July 5, 2012 – Fort Valley State and the University System of Georgia are revolutionizing the way adults earn their college degrees for a chance at higher-paying jobs. Nontraditional students and business professionals who have perfected on-the-job skills will not have to buy books, drive to campus or sit through lectures in order to pass all of their classes. Instead, individuals can show what they have learned by creating a portfolio for credit.
If an evaluator approves the student’s work, they will instantly earn college credit atFVSU, which is part of the USG’s Adult Learning Consortium. Recently, the USG renewed a $25,000 College Access Challenge Grant to fund the three-year-old FVSU ALC program for an additional year.
“There are new opportunities for adults to come back to school and finish college by demonstrating their prior learning experience,” said Dr. Anna Holloway, FVSU’s College of Graduate Studies and Extended Education dean who is the principal investigator for the grant. “You may get credit for your assessed experience. This program is cheaper than the time and the travel it would take to earn a three-credit hour course.”
Adult students must first apply to FVSU. After being accepted, students who choose portfolio assessment are required to take an online course about how to create their first portfolio. If professionals in the criminal justice field want to demonstrate mastery in the subject, they would not necessarily need to take an introductory course on criminal justice, they would create a portfolio demonstrating their knowledge. Only one portfolio can be submitted during this class.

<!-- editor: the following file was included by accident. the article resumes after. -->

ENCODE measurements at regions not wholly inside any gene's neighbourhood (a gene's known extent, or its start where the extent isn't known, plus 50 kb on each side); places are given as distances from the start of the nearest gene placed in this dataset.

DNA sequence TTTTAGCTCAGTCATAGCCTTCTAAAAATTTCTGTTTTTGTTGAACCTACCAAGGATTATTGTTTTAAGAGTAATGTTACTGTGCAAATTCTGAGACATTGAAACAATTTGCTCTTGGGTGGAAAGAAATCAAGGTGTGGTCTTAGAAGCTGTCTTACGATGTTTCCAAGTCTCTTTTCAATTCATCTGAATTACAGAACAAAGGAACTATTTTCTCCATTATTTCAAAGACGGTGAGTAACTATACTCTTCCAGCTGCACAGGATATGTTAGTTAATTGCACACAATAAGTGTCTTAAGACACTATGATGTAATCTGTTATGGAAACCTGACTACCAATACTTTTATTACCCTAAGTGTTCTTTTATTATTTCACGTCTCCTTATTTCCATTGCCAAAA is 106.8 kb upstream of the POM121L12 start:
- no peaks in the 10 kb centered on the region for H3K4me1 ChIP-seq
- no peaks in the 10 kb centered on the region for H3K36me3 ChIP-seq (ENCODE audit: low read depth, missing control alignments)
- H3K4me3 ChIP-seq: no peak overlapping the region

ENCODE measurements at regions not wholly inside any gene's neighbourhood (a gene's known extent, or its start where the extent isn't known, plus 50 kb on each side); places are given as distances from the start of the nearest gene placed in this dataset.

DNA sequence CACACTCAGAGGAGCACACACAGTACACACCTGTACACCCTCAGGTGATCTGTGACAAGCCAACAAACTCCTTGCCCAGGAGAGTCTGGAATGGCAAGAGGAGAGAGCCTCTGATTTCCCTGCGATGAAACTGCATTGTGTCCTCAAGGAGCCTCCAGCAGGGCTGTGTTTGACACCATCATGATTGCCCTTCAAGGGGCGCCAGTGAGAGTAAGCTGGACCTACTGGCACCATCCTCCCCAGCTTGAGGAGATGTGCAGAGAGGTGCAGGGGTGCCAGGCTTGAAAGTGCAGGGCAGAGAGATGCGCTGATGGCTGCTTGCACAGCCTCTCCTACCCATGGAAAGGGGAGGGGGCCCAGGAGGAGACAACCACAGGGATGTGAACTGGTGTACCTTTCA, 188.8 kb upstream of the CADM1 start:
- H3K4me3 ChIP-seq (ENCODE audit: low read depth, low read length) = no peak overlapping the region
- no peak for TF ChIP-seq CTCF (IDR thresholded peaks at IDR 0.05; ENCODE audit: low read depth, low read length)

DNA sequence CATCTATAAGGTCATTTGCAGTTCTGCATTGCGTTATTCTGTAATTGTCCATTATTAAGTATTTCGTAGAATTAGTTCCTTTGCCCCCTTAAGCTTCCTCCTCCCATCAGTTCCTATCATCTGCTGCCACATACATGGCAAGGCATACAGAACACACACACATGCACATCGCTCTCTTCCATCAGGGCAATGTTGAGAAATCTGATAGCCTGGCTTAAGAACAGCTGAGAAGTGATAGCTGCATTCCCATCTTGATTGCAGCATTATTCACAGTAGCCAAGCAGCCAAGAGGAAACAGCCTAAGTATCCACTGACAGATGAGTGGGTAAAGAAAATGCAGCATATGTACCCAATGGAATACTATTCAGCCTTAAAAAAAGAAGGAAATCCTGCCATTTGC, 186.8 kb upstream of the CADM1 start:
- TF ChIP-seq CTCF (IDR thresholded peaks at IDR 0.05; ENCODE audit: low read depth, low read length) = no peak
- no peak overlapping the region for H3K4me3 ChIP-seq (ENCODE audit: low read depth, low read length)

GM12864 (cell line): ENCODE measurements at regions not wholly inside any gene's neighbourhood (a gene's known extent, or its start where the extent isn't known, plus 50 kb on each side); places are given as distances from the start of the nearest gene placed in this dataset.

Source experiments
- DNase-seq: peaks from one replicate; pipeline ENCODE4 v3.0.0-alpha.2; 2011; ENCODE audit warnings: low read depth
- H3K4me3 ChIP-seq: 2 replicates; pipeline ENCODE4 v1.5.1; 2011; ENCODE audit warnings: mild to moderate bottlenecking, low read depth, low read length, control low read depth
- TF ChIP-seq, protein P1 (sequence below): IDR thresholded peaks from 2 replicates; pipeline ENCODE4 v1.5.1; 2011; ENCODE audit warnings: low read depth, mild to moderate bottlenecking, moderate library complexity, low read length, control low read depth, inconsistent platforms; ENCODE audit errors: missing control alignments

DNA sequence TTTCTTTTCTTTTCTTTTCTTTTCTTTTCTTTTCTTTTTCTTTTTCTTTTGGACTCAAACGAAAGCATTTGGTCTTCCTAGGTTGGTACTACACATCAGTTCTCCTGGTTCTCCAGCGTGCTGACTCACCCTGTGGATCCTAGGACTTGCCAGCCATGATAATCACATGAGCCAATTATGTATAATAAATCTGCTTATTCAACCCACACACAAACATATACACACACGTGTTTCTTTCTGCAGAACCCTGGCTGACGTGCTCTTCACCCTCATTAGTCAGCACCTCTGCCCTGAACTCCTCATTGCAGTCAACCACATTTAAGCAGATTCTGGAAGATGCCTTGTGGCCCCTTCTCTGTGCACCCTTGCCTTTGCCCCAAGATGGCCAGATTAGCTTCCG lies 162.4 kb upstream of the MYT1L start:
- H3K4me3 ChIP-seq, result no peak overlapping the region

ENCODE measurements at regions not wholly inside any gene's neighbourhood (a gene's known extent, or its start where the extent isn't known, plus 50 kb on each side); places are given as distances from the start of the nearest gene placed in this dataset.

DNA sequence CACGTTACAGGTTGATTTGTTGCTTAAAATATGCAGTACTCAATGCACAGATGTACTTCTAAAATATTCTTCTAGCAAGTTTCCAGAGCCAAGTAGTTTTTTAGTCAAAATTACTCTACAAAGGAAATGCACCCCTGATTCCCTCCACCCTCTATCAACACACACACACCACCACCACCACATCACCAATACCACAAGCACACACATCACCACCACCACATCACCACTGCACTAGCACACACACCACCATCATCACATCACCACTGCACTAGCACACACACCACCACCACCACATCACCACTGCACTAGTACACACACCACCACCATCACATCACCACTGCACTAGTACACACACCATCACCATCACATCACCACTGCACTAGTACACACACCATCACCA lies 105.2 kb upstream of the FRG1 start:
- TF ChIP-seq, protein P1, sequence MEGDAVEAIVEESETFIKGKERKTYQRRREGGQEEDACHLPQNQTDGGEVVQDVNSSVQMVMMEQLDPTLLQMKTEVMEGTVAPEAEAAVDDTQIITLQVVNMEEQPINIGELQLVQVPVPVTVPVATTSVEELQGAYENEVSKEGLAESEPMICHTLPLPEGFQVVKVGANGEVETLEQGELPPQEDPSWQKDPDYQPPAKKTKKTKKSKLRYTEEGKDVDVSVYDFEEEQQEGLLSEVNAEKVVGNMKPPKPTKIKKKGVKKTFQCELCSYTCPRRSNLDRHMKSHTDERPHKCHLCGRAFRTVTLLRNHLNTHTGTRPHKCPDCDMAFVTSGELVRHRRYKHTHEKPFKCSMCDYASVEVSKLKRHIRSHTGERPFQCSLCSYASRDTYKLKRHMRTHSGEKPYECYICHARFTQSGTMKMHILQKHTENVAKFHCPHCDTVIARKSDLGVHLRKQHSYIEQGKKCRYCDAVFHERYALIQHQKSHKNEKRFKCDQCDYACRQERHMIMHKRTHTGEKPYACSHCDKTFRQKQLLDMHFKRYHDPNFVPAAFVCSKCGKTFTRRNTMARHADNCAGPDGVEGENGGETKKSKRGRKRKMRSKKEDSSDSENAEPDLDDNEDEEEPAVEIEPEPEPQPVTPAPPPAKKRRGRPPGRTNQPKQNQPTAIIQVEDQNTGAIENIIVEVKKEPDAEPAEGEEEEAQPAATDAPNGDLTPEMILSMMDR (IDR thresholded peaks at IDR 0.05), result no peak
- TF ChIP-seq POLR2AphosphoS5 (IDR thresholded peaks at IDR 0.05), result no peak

Subsequently, they can pay a $250 fee to apply to do an additional portfolio. It will be assessed by an evaluator, who decides whether the student can earn college credit through Prior Learning Assessment. According to Holloway, all PLA credits are transferrable to other ALC-member schools.
Holloway says the new CAC grant money will help train additional PLA coordinators to judge student portfolio. So far, faculty members in criminal justice, education, business, agricultural engineering and English have been trained. In 2009, the past CAC grant funded two online Noel Levitz-based surveys–the Council for Adult and Experiential Learning’s Adult Learning Focused Institution (ALFI) survey and the Institutional Self Assessment Survey (ISAS)–to gauge adult student satisfaction with the university and faculty perceptions of FVSU’s support for adults. FVSU plans to administer the surveys, again, in fall 2012.
The grant also supports faculty and staff development. According to Dr. Jean Wacaster, the university’s Prior Learning Assessment coordinator, nine FVSU faculty and administrators attended the ALC Summer Institute in Savannah, Ga., June 18-20. There, they attended sessions on topics such as multi-generational learning styles, retaining adults, utilizing online learning and implementing the ALC.
“It was a really great conference,” said Wacaster. “Several different departments of the university were represented. We had a good chance to get our heads together and brainstorm about what to do next year with our adult learning program, to make it more accessible.”
In addition to helping nontraditional and adult students, the university launched a Military Resource Center to help current and former service men earn college credit. The university currently accepts Military Training based upon the ACE Guide, Dante’s Tests credit, College Level Examination Program credit, and through the ALC’s PLA.
FVSU is one of 13 ALC campuses in Georgia. In 2009, USG received a $2 million College Access Challenge Grant from the U.S. Department of Education that helps non-traditional and low-income Middle Georgia workers earn college degrees. One prong of the grant supports the state’s ALC. The College Access Challenge Grant and ALC also are part of the Complete College and Complete College America plans–state and national initiatives whose mission is to increase the number of Americans with college degrees or career certificates, especially from traditionally underrepresented groups.
For more information about the program, contact PLA counselor Ashley Ballard at (478) 953-3911 or PLA coordinator Dr. Jean Wacaster at (478) 825-6858.